Every year, IIDA pairs two students with an interior designer for a one-day crash course on a day in the life of a designer. Student Mentoring Week, one of IIDA’s most dynamic program offerings, is the catalyst for many IIDA student members who wish to begin a mentoring relationship with a professional interior designer. By the time this column is published, nearly 500 IIDA student members will have made meaningful connections with the best in the interior design industry. The goal is for the students and their mentors to continue buildings connections like these after the
day is over.
There is no doubt that a strong mentoring relationship can play a huge role in a student’s academic and professional success. Numerous studies support the positive effects of mentoring relationships. Many companies like Boeing and Deloitte implement professional mentoring programs to develop and retain younger employees. But if you think mentoring is simply weekly Starbucks dates with a senior-level professional or a quick way to score professional success—including a job—think again.
The reality is that mentoring relationships require a serious investment of time, patience, and effort for both the mentor and mentee. While a mentor’s role is to guide, a mentee’s role holds just as much weight, if not more. Ultimately, you—the mentee—have primary say in your mentoring relationship. You initiate the mentoring relationship, you are responsible for nurturing it, and you can end it. Here are some tips to help you in your quest to find a mentor and be the mentee that mentors want.
Define the Relationship
Mentorship is a word that conjures many notions and expectations.
Some students come into a mentoring relationship expecting their mentor to offer them a job or provide them lifelong coaching without first determining if the partnership is a good one. Have a strong definition of what mentorship means to you and use that when seeking teachers, designers, peers, and work colleagues you admire and pursue. If you’re having trouble identifying what you want from your relationship, ask yourself:
- Do I want to emulate my mentor’s career or am I looking for someone who will act like a trusted friend?
- Do I want someone who will help me search for educational and life opportunities in addition to career opportunities?
- How long do I want my mentor in my life? Do I want someone who knows me enough to write a sufficient letter of reference or do I want someone who will be a guiding figure throughout my entire career?
Be proactive in your search for a mentor, considering goals for the relationship and how long it will last. Understand why you need mentorship and how it can help you succeed professionally.
Once you have your mentorship goals in mind, communicate them clearly to your potential mentor and ask what expectations the mentor has. Discuss and decide upon the relationship you want to build together in advance. The most successful mentoring relationships are those founded on clear goals and ground rules. Be upfront—your mentor will thank you.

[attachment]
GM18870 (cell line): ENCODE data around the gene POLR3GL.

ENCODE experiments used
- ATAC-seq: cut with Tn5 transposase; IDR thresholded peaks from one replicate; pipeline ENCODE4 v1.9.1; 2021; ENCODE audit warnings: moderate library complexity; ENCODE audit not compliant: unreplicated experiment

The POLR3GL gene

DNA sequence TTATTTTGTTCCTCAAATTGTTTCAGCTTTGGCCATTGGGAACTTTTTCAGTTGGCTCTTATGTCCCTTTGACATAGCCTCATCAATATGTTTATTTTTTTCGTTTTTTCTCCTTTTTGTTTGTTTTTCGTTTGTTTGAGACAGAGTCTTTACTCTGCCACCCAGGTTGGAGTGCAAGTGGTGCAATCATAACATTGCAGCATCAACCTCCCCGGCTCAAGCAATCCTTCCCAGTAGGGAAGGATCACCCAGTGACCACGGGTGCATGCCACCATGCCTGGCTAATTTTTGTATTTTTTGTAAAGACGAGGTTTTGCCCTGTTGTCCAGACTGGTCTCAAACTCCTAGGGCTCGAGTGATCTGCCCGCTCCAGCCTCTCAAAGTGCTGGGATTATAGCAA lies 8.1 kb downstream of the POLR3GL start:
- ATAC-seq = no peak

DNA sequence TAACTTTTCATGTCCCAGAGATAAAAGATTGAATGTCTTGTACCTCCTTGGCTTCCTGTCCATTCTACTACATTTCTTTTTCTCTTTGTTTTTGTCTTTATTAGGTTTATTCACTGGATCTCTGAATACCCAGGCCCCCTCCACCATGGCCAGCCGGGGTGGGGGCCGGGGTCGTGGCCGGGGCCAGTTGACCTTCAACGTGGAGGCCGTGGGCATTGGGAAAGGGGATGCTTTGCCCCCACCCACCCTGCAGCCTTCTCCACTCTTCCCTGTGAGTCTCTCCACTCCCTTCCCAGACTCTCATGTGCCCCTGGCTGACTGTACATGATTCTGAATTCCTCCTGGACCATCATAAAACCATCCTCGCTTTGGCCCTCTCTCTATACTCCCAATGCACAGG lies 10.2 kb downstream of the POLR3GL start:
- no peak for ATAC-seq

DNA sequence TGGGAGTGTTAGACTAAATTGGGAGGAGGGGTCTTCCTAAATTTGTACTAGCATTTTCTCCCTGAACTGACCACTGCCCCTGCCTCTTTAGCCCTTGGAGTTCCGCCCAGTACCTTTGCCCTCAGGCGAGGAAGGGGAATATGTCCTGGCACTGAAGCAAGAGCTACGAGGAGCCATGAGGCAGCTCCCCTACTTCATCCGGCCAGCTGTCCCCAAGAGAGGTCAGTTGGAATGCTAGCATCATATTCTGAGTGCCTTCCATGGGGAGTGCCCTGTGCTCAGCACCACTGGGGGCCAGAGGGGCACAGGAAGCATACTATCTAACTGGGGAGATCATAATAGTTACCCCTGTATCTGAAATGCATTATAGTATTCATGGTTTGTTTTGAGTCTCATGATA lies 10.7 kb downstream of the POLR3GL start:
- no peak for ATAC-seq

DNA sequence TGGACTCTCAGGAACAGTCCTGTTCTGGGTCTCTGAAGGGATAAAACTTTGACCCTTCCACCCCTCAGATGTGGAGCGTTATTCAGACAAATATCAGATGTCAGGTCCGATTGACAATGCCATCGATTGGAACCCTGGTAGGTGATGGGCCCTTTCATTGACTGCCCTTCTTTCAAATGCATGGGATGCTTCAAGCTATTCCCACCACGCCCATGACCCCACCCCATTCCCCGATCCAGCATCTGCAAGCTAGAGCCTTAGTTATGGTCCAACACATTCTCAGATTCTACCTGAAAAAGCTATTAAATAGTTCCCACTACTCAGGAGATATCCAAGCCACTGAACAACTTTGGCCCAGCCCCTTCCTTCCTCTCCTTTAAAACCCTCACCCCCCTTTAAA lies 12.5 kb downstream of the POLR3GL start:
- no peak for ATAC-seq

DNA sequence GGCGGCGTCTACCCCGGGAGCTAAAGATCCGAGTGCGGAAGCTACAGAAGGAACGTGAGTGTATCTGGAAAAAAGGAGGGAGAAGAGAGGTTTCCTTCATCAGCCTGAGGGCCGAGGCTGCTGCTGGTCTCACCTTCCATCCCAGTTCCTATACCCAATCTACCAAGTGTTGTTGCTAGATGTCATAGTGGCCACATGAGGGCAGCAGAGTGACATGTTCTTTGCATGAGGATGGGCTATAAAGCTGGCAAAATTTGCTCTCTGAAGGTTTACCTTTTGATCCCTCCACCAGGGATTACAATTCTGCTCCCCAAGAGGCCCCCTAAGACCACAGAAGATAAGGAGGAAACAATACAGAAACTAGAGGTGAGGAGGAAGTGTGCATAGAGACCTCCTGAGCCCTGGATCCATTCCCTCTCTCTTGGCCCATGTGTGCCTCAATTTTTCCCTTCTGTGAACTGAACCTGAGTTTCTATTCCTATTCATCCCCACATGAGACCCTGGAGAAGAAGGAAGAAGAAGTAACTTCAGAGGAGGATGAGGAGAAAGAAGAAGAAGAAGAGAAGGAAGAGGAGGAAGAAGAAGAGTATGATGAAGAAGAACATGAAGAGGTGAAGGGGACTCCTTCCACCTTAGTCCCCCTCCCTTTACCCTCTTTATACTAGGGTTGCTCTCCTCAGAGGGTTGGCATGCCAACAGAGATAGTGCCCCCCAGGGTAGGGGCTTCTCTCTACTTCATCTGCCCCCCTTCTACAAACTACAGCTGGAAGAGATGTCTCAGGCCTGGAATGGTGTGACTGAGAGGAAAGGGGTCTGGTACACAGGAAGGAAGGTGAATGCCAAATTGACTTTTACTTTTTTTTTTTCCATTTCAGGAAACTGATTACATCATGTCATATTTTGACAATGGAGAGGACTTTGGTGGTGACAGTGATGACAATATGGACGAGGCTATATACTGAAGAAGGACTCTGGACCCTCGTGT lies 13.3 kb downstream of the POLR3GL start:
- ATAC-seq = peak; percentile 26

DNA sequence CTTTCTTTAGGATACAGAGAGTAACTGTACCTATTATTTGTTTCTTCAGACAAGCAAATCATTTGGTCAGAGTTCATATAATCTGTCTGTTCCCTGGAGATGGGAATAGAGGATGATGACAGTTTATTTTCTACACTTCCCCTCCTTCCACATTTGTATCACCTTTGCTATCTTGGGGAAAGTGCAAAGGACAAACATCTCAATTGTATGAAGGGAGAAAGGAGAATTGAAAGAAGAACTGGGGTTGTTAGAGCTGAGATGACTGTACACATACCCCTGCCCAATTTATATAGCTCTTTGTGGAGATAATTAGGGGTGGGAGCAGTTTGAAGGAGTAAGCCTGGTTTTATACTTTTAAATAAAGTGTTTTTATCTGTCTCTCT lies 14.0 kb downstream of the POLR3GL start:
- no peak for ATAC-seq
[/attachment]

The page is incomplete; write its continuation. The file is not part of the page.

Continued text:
Seek Multiple Mentors
Traditionally, mentoring relationships are characterized by a two-person model with a senior person discussing a student’s goals, needs, weaknesses, and accomplishments. In a perfect world, one person is enough to help you tackle all your concerns. But can you really have just one mentor? You will most likely need multiple mentors of various ages, skills, and traits to guide you with each of your needs.
Research on mentoring relationships and programs shows that mentoring is most effective when the mentee has a diverse constellation of mentors, from a traditional primary mentor to peer and short-term ones as well. Do you aspire to be an interior designer with your own firm? Consider reaching out to both an interior designer and a business owner. Each person brings different perspectives and wisdom. Take your search further—explore outside your boundaries and tap into the networks of your friends and colleagues.
Do Your Homework and Invest
Prepare for each meeting with your mentor as if it’s a task for your job. Dress professionally. Show up on time with a notebook and pen, ready to listen and take notes. Research your mentor’s interests, ask questions, and talk about the why behind the answers. Share your portfolio.
Mentoring is a two-way street. Go beyond “checking in” and give your mentor opportunities to offer insight and advice. As you get to know your mentor, think of ways you can add value to the relationship. Bring up a recent news story or study that you think would be of interest or provide your mentor a new networking connection.
Your mentor will challenge you. Giving you honest feedback is his or her job. Come into the relationship appreciating that there is a chance you will reexamine your goals and consider new ideas. While setting clear goals and objectives at the beginning of the relationship is crucial, also realize that these goals and objectives may change as the relationship progresses.
Do you get along with your mentor? If the fit doesn’t feel right, bow out. Mentoring should be established as no-fault relationship where either you or your mentor can end it for good reason at any time without risk of harm to your respective careers.
When done right, mentoring is a powerful tool that can change careers and lives. So be fearless in what you want and humble when someone agrees to be your mentor. You’ll be surprised by how much people want to help you if you just ask for it.
Genny Ramos is a communications strategist at IIDA headquarters in Chicago. She can be contacted at firstname.lastname@example.org.